Qualifying for SSD or SSI benefits will also depend on the information obtained from your vocational, or work, history if you are an adult, or academic records if you are a minor-age child. In the case of adults, your work history information will allow a disability examiner (examiners make decisions at the initial claim and reconsideration appeal levels, but not at the hearing level where a judges decides the outcome of the case) to A) classify your past work, B) determine the physical and mental demands of your past work, C) decide if you can go back to a past job, and D) whether or not you have the ability to switch to some type of other work.
The important thing to keep in mind is that the social security administration does not award benefits based on simply having a condition, but, instead, will base an approval or denial on the extent to which a condition causes functional limitations. Functional limitations can be great enough to make work activity not possible (or, for a child, make it impossible to engage in age-appropriate activities).
Why are so many disability cases lost at the disability application and reconsideration appeal levels?
There are several reasons but here are just two:
1) Social Security makes no attempt to obtain a statement from a claimant's treating physician. By contrast, at the hearing level, a claimant's disability attorney or disability representative will generally obtain and present this type of statement to a judge.
Note: it is not enough for a doctor to simply state that their patient is disabled. To satisy Social Security's requirements, the physician must list in what ways and to what extent the individual is functionally limited. For this reason, many representatives and attorneys request that the physician fill out and sign a specialized medical source statement that captures the correct information. Solid Supporting statements from physicians easily make the difference between winning or losing a disability case at the hearing level.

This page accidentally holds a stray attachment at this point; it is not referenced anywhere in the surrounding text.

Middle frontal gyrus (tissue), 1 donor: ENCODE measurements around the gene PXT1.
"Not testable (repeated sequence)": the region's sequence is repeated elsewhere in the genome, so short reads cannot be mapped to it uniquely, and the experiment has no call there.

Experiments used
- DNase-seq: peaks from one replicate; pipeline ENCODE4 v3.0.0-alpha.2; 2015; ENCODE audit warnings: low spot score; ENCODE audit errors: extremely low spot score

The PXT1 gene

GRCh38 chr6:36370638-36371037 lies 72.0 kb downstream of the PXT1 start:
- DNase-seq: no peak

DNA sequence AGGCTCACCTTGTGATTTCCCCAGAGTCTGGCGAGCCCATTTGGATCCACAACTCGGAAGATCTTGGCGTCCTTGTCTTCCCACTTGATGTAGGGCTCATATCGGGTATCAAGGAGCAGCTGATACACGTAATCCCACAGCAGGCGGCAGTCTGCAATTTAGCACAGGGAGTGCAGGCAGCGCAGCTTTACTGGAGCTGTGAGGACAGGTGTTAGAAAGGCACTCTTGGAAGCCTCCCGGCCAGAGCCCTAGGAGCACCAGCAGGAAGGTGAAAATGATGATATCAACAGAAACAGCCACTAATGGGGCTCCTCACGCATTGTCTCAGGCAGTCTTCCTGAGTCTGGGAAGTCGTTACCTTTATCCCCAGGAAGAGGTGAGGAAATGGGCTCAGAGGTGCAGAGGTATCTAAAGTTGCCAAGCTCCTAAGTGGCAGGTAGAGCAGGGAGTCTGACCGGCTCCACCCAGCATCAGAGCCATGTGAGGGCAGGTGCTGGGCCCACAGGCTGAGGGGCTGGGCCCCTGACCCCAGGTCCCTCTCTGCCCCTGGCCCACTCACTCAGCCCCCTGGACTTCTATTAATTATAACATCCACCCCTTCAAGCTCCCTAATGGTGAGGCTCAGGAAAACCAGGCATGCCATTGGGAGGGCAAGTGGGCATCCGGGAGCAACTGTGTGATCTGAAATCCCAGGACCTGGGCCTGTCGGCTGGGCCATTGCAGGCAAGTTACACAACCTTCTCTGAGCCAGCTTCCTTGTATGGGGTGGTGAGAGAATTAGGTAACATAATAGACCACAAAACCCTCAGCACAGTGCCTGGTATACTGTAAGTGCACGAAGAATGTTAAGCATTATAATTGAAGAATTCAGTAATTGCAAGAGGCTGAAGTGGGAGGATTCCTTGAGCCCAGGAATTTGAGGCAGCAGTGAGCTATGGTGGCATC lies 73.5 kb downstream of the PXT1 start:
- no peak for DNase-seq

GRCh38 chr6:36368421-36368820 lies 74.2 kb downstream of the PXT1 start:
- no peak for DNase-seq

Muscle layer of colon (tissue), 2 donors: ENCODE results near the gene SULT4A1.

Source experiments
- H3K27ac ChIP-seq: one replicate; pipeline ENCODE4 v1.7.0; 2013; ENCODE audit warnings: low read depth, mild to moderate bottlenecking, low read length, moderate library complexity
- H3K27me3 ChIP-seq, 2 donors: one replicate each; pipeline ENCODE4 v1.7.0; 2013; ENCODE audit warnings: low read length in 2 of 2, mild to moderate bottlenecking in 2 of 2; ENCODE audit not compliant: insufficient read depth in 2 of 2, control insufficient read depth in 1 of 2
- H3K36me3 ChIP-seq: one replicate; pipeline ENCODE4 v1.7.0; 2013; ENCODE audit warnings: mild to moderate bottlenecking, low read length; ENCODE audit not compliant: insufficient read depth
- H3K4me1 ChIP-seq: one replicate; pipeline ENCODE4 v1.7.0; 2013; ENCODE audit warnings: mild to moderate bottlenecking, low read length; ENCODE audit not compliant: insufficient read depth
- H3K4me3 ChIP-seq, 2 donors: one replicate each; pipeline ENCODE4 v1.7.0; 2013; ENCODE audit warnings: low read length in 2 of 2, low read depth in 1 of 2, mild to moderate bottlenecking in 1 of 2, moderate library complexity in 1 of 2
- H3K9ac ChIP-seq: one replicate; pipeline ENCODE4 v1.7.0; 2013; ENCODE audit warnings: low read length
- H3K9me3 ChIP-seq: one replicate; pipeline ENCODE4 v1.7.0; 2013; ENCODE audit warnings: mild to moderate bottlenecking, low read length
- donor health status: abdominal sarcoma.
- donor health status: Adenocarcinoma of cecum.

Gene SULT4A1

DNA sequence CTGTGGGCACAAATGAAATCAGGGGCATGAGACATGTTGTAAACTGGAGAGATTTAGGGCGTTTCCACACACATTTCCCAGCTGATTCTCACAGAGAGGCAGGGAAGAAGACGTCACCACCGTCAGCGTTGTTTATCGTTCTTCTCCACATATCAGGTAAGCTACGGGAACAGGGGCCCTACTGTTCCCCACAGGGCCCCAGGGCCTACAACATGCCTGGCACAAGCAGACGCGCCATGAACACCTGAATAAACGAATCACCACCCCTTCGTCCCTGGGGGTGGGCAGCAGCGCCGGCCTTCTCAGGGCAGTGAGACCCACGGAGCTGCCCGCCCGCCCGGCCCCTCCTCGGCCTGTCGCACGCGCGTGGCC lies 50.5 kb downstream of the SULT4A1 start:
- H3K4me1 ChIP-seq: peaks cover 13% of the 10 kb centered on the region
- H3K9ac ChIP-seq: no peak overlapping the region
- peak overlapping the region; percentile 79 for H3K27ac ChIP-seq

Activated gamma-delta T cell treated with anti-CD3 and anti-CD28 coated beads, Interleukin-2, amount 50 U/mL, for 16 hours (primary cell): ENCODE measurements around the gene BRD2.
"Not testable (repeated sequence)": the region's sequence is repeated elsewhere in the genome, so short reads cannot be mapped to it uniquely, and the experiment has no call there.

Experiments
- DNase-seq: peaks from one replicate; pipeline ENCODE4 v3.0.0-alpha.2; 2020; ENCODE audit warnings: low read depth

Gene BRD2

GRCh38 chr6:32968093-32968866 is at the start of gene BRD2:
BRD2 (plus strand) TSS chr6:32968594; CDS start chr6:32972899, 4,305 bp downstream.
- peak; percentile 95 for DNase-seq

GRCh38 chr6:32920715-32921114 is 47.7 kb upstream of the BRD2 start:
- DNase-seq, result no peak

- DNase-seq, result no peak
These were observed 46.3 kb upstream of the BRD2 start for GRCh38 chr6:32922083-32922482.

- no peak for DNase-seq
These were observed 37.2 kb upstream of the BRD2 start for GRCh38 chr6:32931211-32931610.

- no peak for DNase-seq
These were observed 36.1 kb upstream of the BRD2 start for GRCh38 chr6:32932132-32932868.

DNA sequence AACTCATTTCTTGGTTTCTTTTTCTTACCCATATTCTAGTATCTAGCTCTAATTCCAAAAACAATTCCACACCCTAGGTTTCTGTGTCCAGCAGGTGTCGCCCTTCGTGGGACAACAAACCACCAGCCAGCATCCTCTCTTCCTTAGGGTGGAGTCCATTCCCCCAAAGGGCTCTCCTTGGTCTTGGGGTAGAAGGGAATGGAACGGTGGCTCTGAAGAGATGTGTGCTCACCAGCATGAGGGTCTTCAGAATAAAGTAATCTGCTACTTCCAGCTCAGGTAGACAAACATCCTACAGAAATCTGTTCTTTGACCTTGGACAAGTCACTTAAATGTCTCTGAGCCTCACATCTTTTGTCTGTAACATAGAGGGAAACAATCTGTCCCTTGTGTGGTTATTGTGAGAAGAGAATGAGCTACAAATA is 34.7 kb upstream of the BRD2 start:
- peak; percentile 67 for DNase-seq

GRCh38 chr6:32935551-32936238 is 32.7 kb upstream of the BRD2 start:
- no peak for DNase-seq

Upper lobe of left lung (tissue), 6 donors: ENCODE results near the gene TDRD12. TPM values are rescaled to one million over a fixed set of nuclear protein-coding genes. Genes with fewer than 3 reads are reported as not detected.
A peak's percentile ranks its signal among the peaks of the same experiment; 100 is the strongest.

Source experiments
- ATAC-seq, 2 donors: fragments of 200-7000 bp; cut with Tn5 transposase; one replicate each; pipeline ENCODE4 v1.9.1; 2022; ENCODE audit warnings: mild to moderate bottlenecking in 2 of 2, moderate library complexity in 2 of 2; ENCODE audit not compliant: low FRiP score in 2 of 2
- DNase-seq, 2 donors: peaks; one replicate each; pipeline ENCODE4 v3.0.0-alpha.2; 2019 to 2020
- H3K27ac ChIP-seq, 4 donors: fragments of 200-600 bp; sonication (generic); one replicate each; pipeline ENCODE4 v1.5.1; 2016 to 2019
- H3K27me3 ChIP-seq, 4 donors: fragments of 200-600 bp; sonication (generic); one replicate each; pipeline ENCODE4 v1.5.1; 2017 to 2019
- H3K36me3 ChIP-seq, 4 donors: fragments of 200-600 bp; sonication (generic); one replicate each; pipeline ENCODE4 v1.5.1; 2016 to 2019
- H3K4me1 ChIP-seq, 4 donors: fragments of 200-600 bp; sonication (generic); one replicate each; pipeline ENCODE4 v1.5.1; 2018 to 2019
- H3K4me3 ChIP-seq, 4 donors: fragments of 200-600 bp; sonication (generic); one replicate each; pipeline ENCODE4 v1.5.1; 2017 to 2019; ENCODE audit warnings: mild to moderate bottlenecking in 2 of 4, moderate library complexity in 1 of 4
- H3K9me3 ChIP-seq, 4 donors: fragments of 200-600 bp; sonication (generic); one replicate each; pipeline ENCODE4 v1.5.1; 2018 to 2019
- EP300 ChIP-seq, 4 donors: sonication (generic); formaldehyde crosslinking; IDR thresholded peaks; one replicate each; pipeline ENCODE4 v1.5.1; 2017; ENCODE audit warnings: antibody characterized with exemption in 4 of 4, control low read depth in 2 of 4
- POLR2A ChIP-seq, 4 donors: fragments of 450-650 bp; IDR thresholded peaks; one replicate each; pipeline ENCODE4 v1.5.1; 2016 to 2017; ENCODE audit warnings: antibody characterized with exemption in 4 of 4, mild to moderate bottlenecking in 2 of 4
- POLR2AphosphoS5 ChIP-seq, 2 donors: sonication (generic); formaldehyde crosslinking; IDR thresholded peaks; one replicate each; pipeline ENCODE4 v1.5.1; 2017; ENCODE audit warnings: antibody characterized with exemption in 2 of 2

2) Prior to the hearing level, a claimant will not have the opportunity to explain how their condition limits them, nor will their attorney or representative have the opportunity to make a presentation based on the evidence of the case. This is because at the initial levels of the disability system, a disability examiner decides the case without meeting the claimant. The examiner may contact the claimant to gather information on activities of daily living and with regard to medical treatment or past jobs, but usually nothing more. At the hearing level, however, presenting an argument for approval based on medical evidence that has been obtained and submitted is exactly what happens.
About the Author: Tim Moore is a former Social Security Disability Examiner in North Carolina, has been interviewed by the NY Times and the LA Times on the disability system, and is an Accredited Disability Representative (ADR) in North Carolina. For assistance on a disability application or Appeal in NC, click here.